The evolution of the human endurance phenotype

David A Raichlen, James T. Webber, Herman Pontzer

Research output: Chapter in Book/Report/Conference proceedingChapter

1 Scopus citations

Abstract

Aerobic activities are those which can be sustained entirely by oxygen-based metabolism. The rate of oxygen consumption during an activity, called VO2, is often used as a measure of energy for aerobic activities. Activity costs tend to increase with body size, and so to account for differences in body size, energy expenditure during an activity is often expressed as metabolic equivalents, the ratio of activity energy expenditure to basal metabolic rate. Comparative biology offers a valuable methodological approach to examine evolutionary physiology in living taxa. By comparing performance or morphology in humans and our closest living relatives, the great apes can better understand how, and potentially when, major changes in evolutionary physiology occurred. Reconstructions of locomotion and behavior in the earliest hominins generally suggest that, although they walked bipedally, in many respects they more closely resemble nonhuman great apes in activity patterns and behavior.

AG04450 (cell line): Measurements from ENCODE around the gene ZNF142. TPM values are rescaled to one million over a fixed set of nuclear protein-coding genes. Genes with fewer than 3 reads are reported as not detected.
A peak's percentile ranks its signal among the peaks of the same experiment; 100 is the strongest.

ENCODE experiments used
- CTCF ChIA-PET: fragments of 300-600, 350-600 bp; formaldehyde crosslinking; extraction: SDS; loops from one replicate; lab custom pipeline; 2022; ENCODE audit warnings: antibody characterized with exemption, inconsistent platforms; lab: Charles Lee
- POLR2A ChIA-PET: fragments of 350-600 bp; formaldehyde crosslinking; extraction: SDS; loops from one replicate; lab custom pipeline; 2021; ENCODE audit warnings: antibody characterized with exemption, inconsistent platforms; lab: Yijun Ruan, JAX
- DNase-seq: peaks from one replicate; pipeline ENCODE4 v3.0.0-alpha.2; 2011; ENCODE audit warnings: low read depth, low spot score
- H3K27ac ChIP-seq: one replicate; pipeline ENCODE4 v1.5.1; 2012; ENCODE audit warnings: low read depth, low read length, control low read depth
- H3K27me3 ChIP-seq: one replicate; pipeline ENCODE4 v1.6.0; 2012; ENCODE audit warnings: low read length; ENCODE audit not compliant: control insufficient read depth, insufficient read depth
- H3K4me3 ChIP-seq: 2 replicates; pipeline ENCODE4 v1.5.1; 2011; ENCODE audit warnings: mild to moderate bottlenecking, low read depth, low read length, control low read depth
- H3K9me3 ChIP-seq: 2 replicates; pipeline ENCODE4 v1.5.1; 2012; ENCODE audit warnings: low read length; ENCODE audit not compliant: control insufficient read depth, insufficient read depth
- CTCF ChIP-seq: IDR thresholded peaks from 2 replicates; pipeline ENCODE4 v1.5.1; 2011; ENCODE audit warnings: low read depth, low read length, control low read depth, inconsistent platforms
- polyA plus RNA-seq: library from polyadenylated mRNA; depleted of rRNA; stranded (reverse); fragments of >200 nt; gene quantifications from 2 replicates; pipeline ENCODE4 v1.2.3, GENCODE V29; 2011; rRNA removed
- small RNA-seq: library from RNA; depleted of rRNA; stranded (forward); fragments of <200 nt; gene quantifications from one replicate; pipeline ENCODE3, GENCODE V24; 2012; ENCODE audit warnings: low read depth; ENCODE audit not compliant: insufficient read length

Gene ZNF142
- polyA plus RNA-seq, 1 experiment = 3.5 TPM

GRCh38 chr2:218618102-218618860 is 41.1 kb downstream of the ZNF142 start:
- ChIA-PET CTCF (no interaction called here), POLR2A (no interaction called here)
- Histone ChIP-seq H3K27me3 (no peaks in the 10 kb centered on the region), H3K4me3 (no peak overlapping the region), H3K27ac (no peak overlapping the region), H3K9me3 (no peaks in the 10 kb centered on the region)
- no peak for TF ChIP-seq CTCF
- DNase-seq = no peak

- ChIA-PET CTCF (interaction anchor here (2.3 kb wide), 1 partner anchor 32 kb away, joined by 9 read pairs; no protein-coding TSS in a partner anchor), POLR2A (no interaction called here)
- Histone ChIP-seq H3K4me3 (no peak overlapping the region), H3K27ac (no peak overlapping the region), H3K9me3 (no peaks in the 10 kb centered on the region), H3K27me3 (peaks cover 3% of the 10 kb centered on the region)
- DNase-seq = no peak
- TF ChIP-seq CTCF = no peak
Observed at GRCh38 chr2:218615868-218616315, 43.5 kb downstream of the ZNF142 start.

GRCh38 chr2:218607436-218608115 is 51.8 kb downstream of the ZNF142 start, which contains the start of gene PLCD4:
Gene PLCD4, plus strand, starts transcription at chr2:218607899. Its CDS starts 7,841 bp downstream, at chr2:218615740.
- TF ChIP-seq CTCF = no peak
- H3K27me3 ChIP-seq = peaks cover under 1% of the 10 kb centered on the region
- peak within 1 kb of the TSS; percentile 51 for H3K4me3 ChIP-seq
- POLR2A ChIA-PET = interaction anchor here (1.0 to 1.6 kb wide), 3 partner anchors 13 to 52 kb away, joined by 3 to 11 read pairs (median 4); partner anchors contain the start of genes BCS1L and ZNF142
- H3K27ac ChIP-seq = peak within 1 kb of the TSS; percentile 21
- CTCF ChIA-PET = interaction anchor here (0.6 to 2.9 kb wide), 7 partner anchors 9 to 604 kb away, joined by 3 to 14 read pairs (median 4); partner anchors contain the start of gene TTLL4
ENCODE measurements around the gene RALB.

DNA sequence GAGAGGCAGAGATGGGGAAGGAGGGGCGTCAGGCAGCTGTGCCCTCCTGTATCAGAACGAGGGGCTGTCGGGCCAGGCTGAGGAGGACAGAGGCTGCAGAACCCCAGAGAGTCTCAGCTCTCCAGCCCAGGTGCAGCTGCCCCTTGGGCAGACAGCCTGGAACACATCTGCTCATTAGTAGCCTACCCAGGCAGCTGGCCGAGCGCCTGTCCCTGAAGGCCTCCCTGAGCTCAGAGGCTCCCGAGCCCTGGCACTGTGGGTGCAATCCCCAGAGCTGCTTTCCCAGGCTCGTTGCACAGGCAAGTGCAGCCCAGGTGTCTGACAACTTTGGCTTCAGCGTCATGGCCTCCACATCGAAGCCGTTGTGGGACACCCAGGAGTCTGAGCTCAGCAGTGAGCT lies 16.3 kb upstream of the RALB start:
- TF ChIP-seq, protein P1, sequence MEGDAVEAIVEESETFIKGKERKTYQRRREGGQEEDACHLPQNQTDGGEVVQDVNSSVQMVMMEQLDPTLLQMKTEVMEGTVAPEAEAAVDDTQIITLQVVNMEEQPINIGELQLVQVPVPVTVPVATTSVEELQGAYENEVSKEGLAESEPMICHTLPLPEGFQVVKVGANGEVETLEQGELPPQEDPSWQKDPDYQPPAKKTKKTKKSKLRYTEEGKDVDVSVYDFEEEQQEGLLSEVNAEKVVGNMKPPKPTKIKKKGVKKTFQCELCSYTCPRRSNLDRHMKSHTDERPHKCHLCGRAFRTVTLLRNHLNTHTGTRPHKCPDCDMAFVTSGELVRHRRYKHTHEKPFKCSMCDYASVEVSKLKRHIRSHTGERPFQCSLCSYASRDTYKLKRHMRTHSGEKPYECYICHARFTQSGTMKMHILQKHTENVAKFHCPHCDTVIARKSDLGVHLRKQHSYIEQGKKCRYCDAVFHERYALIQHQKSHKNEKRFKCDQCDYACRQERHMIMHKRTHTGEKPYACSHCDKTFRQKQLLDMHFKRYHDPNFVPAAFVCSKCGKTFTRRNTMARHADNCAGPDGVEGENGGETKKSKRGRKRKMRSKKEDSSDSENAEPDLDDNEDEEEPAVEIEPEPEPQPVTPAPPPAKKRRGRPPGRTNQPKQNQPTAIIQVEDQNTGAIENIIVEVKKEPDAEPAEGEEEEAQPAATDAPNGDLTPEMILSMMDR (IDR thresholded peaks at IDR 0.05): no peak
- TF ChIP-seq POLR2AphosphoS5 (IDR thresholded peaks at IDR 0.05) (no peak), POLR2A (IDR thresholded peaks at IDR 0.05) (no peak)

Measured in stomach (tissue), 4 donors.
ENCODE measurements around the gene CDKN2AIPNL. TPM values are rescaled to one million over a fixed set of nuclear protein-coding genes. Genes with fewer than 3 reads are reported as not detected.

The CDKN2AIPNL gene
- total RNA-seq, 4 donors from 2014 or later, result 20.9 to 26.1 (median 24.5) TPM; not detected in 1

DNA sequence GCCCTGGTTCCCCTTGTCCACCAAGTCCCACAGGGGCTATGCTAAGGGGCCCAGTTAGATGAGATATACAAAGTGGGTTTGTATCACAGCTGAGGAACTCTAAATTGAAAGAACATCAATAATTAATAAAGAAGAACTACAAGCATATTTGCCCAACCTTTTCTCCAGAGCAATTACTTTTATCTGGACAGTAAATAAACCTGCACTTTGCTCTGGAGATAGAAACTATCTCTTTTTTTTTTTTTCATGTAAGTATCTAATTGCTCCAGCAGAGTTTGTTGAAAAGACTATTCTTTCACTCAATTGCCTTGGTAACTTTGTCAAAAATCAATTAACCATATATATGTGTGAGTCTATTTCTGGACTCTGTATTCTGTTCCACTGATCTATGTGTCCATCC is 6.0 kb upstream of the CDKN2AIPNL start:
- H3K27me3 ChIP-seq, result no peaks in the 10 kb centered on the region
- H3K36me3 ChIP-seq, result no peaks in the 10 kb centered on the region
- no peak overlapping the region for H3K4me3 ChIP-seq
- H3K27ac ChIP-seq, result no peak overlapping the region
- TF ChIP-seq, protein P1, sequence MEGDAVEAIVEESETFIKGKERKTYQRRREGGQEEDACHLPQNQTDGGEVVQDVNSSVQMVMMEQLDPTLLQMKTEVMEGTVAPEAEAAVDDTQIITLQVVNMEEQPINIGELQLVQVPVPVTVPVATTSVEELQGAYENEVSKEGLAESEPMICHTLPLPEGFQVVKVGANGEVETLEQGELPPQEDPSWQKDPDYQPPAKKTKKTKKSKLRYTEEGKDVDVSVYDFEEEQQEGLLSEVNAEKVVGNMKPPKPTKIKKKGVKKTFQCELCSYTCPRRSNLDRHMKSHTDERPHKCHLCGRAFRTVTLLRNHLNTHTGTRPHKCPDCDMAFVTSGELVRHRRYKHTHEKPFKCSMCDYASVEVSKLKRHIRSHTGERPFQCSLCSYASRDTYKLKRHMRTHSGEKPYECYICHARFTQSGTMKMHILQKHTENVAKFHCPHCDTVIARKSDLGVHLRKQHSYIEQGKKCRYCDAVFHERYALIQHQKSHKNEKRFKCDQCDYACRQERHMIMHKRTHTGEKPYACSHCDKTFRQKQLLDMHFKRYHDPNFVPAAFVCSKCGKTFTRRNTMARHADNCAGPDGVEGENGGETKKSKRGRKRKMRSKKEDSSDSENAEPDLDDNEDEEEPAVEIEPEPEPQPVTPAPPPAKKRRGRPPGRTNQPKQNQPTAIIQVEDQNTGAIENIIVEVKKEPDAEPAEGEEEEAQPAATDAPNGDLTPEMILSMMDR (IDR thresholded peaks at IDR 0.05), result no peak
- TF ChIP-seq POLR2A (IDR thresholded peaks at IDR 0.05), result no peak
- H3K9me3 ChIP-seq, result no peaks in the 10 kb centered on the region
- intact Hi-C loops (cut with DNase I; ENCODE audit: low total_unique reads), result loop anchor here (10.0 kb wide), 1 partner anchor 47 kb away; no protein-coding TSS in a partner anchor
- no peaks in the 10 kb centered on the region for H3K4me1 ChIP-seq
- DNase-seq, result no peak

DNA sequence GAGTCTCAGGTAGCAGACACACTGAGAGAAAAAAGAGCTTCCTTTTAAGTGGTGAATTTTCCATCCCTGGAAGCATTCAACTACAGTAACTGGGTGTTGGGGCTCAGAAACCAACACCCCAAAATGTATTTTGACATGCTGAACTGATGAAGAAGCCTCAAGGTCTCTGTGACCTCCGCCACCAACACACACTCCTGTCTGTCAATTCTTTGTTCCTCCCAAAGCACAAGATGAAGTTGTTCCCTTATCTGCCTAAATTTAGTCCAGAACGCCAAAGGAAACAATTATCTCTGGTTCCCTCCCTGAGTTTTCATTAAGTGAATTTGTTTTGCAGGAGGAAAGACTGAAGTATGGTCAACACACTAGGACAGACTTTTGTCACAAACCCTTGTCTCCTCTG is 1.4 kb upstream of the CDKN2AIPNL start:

Original languageEnglish (US)
Title of host publicationRoutledge Handbook of Sport and Exercise Systems Genetics
PublisherTaylor and Francis
Pages135-147
Number of pages13
ISBN (Electronic)9781351380164
ISBN (Print)9781138504851
DOIs
StatePublished - Jan 1 2019

ASJC Scopus subject areas

  • Biochemistry, Genetics and Molecular Biology(all)
  • Medicine(all)

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    Raichlen, D. A., Webber, J. T., & Pontzer, H. (2019). The evolution of the human endurance phenotype. In Routledge Handbook of Sport and Exercise Systems Genetics (pp. 135-147). Taylor and Francis. https://doi.org/10.4324/9781315146287-11